A Lot or a Little?
What you will—and won't—find in this movie.
Lots of encouraging faith-based messages, with biggest one being that there may be purpose for some pain, suffering, loss. God answers prayers, even if it doesn't always play out as you think. Themes include communication, courage, gratitude, humility.
Positive Role Models
There's really no one in this film who isn't a role model; people aren't just good -- they're amazing. One instance in which better choices could have been made, but situation came with good intentions. While cast isn't especially diverse, representation-wise, some children with disabilities are included -- e.g., Jeremy's brother Josh, who has Down syndrome.
Violence & Scariness
No aggressive violence, but film is about illness, dying, death, with some scenes of pain and peril. Anger/upset caused by illness/being alone is taken out on inanimate objects.
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Sex, Romance & Nudity
Romance is key to the plot, and there's kissing, mostly once the central couple gets engaged.
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Parents Need to Know
Parents need to know that I Still Believe is based on the real-life love story of Christian rock artist Jeremy Camp (Riverdale's KJ Apa) and his first wife, Melissa (Britt Robertson), who gets ovarian cancer shortly after they meet. Despite her terminal diagnosis, Jeremy proposes and stands by her side as she fights the illness and their love deepens. If you're in the market for role models, look no further: This couple is as wholesome as they come (the only villain here is cancer). They don't even kiss until they first say "I love you." In fact, their love is so idealistic that the only potential concern is that it might set up unrealistic expectations for kids. While iffy content is minimal and positive faith-based messages/themes abound -- including the value of communication, courage, gratitude, and humility -- the story's focus on sickness, dying, and death could be too much for younger or more sensitive kids. To stay in the loop on more movies like this, you can sign up for weekly Family Movie Night emails.
Is It Any Good?
This love story has the heart swells of The Notebook, the unexpected twists of a Nicholas Sparks novel, and the anguish of The Fault in Our Stars: The proof is your depleted tissue box. What elevates I Still Believe is that it's true. If it weren't, it would be too sappy and overwrought to accept as reality. But Camp has been telling this story at concerts for years, and the events really did happen to him and his first wife, Melissa. Most of the story takes place at the Orange County Bible college that Jeremy and Melissa attended, and there's not a shady character here: These kids do the right thing, strive to make good choices, and are all-around great role models. There is a moment in which their actions are hurtful to someone -- and you'll definitely want to talk with kids about what might have been a better way to handle it -- but it's easy to appreciate that at least their hearts were in the right place. Yes, Jeremy and Melissa may be too good to be true (and, really, who would begrudge them perfection?), but they're just the kind of people most parents would like their kids to spend time with.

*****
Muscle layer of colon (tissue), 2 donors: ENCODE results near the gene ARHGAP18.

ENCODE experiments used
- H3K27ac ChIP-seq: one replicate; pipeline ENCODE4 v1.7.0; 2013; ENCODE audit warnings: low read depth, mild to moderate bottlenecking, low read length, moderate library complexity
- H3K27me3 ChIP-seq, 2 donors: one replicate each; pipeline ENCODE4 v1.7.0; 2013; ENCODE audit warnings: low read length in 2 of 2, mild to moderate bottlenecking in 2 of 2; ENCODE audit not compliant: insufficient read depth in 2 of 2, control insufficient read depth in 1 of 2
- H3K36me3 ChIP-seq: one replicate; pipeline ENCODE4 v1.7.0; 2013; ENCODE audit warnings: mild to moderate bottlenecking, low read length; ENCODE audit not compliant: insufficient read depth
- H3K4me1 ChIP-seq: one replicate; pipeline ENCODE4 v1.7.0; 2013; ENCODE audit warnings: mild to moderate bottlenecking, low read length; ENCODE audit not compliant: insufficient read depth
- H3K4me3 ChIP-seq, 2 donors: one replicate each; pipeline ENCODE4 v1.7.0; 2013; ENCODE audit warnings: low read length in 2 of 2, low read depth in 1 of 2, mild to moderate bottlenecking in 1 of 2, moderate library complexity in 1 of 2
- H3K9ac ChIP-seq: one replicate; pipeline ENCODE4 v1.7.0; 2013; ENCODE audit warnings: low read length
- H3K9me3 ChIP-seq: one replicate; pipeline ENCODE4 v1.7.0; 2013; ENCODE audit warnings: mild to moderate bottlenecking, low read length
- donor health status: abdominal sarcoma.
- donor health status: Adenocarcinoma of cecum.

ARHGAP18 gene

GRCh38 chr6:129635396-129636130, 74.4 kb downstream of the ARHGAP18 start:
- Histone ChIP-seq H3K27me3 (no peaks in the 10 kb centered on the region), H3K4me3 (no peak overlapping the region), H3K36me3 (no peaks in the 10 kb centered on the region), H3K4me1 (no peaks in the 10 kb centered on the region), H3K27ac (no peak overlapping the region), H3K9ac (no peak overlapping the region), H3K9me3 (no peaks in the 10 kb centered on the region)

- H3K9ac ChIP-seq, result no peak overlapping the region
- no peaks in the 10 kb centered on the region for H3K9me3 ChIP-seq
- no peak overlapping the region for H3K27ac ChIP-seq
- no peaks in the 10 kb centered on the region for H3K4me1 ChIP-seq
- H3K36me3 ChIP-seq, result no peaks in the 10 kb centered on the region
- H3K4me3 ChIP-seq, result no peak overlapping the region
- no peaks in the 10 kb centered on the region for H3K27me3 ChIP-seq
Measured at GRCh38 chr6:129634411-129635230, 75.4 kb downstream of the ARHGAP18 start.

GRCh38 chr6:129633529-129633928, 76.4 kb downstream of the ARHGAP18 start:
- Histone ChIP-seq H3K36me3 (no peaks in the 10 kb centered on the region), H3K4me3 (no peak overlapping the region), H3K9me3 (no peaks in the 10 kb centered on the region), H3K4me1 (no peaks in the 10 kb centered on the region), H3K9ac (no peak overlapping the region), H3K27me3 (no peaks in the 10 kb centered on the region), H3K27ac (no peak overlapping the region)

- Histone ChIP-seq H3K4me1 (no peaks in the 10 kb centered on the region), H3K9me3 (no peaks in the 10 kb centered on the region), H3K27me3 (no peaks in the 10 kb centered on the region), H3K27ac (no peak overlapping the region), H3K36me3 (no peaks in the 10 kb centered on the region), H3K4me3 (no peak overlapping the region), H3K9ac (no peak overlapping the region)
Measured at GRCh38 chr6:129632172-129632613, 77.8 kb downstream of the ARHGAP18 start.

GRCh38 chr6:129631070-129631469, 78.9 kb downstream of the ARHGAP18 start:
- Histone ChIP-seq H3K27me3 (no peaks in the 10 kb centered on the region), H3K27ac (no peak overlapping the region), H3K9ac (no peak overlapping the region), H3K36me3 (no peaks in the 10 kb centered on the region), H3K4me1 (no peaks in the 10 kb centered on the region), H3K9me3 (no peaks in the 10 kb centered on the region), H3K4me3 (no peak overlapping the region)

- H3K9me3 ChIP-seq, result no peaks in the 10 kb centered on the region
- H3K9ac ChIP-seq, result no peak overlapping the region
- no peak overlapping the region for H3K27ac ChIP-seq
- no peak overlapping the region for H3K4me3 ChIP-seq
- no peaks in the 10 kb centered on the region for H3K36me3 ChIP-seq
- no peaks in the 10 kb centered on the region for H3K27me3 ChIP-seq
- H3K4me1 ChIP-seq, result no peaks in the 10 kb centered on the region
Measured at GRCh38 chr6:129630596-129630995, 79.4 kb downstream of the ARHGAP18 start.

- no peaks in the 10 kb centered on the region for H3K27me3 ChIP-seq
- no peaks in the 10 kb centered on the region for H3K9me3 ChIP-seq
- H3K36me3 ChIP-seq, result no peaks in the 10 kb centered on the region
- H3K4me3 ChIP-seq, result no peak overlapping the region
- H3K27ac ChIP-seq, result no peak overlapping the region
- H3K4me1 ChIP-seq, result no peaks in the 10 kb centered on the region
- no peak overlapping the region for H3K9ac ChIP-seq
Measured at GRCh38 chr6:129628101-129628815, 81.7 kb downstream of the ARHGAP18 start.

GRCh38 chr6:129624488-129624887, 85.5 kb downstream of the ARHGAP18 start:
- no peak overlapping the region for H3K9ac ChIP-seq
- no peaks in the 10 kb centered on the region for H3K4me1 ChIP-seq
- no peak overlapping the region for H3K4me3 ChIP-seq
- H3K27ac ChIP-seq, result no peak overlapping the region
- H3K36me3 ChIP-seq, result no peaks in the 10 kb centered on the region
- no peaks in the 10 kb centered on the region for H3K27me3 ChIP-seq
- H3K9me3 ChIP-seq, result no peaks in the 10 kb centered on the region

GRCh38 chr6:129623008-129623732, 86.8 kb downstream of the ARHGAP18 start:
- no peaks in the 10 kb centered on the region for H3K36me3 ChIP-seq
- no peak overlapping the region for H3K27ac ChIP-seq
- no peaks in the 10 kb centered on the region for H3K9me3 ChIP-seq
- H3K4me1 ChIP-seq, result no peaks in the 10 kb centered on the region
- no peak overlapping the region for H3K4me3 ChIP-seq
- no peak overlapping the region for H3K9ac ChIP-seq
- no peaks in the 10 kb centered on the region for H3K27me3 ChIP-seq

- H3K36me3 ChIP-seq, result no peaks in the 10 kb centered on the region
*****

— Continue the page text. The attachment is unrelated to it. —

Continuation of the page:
This is a full-fledged faith-based film, and it's a victory for the Christian creative community. A tragic, young adult, music-centered biopic romance is a brilliant approach: I Still Believe mixes A Walk to Remember with Rocketman. And kudos to directors Andrew and Jon Erwin for having the self-restraint to not make the movie about Camp's rising-star status, instead, letting that occur subtly in the background. The film is beautifully shot -- if only we could all live in a world lit by cinematographer Kristopher Kimlin. From characters luxuriating in a sun-drenched room to a smoky haze beaming through the window, Kimlin may have invented a "God" filter. Apa and Robertson are marvelous together, and co-star Gary Sinise exhibits a natural ease. While the script could use some punching up, overall, it's on par with most romance movies. And sure, there are a couple of things that a cynic could take shots at, but considering the squeaky clean story, admirable characters, and positive approach to some of life's most difficult moments, parents may think their prayers have been answered.
Did we miss something on diversity?
Research shows a connection between kids' healthy self-esteem and positive portrayals in media. That's why we've added a new "Diverse Representations" section to our reviews that will be rolling out on an ongoing basis. You can help us help kids by suggesting a diversity update.